Musculoskeletal disorders (MSDs) of the upper and lower extremities are common in the general population and place a significant burden on the health care system. Manual therapy is recommended by clinical practice guidelines for the management of these injuries; however, there is limited evidence to support its effectiveness. The purpose of our review was to investigate the effectiveness of manual therapy in adults or children with MSDs of the upper or lower extremity. Randomized controlled trials (RCTs), cohort studies, and case-control studies evaluating the effectiveness of manual therapy were eligible. We searched MEDLINE, EMBASE, PsycINFO, CINAHL, and the Cochrane Central Register of Controlled Trials from 1990 to 2015. Paired reviewers screened studies for relevance and critically appraised relevant studies using the Scottish Intercollegiate Guidelines Network criteria. Studies with low risk of bias were synthesized following best-evidence synthesis principles. Where available, we computed mean changes between groups, relative risks and 95 % CI. We screened 6047 articles. Seven RCTs were critically appraised and three had low risk of bias. For adults with nonspecific shoulder pain of variable duration, cervicothoracic spinal manipulation and mobilization in addition to usual care may improve self-perceived recovery compared to usual care alone. For adults with subacromial impingement syndrome of variable duration, neck mobilization in addition to a multimodal shoulder program of care provides no added benefit. Finally, for adults with grade I-II ankle sprains of variable duration, lower extremity mobilization in addition to home exercise and advice provides greater short-term improvements in activities and function over home exercise and advice alone. No studies were included that evaluated the effectiveness of manual therapy in children or for the management of other extremity injuries in adults.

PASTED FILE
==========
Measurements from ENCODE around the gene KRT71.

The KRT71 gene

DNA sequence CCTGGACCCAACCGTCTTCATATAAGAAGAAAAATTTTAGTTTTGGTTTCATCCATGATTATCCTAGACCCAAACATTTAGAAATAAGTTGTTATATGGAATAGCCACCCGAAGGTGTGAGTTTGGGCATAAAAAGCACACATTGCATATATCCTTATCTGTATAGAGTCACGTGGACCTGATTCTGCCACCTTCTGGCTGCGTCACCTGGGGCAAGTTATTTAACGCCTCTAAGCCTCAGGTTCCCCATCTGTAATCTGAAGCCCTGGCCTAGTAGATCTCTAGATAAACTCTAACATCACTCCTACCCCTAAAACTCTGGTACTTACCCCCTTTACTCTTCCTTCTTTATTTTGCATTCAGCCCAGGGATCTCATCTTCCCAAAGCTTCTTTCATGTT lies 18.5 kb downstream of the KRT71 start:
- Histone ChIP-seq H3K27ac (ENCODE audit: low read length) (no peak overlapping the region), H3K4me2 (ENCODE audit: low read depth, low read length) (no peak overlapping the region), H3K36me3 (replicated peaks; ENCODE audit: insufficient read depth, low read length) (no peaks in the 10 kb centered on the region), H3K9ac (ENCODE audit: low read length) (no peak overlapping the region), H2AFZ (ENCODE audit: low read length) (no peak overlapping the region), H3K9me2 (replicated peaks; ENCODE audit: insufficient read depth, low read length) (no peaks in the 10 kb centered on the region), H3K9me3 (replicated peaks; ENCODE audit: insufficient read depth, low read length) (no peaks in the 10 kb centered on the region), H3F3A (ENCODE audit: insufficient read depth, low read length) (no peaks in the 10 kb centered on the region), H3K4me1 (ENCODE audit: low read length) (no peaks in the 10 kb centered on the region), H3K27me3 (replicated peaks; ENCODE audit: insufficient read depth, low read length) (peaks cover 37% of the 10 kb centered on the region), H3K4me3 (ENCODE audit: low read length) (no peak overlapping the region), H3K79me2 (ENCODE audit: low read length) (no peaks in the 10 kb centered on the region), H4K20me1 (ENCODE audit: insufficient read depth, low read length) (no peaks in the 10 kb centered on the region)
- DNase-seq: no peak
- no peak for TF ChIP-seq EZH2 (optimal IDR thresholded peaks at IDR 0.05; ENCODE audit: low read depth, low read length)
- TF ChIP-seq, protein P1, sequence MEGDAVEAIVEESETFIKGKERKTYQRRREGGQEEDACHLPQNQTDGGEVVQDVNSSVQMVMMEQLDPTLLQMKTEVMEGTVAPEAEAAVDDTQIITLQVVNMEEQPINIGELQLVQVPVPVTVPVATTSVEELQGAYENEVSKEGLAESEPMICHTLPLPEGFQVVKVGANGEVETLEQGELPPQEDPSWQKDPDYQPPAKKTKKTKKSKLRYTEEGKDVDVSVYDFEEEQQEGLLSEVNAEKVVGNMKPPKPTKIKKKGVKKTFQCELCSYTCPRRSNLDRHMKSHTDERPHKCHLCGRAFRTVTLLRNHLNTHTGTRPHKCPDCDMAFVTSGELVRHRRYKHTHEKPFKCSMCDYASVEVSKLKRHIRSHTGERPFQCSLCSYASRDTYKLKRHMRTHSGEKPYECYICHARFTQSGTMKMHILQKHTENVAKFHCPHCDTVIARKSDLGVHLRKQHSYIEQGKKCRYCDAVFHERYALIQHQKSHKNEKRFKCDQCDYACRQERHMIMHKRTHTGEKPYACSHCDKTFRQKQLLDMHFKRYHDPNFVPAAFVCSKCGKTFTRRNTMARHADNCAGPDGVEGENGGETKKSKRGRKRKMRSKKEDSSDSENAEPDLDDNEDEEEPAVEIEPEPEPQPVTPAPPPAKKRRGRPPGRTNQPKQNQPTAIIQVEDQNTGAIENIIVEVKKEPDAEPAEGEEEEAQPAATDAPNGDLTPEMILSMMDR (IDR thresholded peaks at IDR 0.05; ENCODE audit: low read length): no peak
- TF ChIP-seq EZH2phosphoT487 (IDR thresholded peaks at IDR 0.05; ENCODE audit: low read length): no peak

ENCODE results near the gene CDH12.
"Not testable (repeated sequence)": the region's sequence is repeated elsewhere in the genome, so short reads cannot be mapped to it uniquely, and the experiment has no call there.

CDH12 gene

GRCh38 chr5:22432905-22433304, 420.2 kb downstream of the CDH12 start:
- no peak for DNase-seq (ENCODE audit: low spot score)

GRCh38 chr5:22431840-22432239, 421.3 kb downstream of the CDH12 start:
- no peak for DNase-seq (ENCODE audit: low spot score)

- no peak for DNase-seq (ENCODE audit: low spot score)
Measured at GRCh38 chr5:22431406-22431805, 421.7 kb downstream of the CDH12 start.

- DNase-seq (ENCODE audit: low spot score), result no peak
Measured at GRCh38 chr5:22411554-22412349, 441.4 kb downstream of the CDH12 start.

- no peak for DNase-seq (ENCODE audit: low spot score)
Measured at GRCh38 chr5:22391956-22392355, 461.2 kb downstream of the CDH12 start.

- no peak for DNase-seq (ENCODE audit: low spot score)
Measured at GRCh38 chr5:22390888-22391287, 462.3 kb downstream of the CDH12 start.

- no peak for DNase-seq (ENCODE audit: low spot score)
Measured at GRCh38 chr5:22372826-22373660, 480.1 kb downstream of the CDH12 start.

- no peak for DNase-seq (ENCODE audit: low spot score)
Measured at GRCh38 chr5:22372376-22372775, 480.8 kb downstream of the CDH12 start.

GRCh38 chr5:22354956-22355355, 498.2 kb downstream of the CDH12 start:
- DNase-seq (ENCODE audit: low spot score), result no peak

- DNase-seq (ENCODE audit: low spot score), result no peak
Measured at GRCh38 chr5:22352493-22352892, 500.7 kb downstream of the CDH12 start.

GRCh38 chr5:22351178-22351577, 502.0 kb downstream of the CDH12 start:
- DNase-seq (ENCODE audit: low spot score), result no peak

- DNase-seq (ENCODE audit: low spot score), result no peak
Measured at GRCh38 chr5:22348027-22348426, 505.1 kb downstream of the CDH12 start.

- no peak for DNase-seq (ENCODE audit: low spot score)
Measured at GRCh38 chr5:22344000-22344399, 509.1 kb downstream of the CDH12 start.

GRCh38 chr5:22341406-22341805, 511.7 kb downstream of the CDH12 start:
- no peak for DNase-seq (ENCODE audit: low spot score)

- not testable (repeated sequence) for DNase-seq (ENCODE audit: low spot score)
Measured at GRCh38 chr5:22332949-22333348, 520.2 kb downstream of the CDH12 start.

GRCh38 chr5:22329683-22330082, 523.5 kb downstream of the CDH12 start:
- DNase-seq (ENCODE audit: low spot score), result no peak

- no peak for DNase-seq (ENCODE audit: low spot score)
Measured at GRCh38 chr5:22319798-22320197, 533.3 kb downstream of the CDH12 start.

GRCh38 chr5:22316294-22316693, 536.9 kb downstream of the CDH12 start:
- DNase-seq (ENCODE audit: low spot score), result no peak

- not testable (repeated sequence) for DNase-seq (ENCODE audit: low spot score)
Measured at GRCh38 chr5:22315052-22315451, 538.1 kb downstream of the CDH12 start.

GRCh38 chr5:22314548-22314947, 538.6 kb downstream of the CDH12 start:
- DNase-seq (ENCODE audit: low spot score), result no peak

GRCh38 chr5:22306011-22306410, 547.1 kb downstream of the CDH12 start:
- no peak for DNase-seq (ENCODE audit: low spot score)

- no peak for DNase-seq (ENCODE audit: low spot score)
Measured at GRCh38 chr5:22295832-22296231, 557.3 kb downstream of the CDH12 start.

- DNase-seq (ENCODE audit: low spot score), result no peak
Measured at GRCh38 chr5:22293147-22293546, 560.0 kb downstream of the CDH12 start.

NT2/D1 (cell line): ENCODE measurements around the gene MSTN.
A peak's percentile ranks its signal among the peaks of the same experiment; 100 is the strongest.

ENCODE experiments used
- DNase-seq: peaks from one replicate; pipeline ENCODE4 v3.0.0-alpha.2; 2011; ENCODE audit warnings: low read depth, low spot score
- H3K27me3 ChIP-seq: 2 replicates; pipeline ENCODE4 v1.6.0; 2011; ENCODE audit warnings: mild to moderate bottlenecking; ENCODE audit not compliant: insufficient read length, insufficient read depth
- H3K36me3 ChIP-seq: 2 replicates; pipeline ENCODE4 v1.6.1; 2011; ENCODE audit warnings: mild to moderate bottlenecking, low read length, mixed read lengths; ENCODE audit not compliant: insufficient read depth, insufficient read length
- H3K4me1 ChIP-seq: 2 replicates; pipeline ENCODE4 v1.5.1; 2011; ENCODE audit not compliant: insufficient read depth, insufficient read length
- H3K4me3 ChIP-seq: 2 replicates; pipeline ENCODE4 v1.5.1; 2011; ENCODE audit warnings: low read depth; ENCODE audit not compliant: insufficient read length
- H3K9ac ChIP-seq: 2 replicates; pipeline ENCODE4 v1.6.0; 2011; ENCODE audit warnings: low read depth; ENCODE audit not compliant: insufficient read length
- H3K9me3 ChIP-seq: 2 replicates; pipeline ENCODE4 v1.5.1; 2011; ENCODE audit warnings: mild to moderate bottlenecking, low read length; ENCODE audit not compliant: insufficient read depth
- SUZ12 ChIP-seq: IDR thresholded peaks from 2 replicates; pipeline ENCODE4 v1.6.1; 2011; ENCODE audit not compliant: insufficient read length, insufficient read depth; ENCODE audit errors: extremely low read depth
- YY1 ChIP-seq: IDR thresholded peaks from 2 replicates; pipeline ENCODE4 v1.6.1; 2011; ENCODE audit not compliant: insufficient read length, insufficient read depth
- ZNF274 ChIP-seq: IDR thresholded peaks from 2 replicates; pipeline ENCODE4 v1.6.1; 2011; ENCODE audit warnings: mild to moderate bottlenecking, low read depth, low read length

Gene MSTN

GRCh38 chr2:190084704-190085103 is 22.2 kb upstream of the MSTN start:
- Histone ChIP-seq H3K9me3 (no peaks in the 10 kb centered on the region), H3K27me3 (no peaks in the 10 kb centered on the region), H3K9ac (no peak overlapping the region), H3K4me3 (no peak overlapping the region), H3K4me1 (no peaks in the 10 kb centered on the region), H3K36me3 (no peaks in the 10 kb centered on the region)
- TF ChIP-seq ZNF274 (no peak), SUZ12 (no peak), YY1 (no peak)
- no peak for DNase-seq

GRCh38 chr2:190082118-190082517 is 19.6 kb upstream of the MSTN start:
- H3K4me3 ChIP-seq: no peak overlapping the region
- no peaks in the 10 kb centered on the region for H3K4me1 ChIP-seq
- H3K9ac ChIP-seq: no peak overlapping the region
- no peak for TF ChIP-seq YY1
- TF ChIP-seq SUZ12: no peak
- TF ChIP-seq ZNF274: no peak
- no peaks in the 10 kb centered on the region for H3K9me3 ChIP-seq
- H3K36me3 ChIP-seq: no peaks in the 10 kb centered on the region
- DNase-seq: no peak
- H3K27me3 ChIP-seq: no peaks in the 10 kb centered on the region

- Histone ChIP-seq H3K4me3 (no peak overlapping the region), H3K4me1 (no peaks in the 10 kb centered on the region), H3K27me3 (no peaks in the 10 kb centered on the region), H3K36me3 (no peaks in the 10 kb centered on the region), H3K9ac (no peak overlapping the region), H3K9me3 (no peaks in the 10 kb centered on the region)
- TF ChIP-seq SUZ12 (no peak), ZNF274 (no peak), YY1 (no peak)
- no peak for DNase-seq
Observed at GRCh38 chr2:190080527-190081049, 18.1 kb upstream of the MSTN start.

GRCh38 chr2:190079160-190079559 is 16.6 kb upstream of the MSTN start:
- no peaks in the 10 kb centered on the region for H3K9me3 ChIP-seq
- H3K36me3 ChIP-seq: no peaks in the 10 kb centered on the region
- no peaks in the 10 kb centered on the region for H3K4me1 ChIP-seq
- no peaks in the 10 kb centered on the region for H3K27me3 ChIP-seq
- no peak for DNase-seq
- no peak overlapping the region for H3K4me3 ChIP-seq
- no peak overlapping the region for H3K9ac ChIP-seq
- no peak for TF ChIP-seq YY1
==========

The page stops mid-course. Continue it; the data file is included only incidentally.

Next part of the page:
The current evidence on the effectiveness of manual therapy for MSDs of the upper and lower extremities is limited. The available evidence supports the use of manual therapy for non-specific shoulder pain and ankle sprains, but not for subacromial impingement syndrome in adults. Future research is needed to determine the effectiveness of manual therapy and guide clinical practice.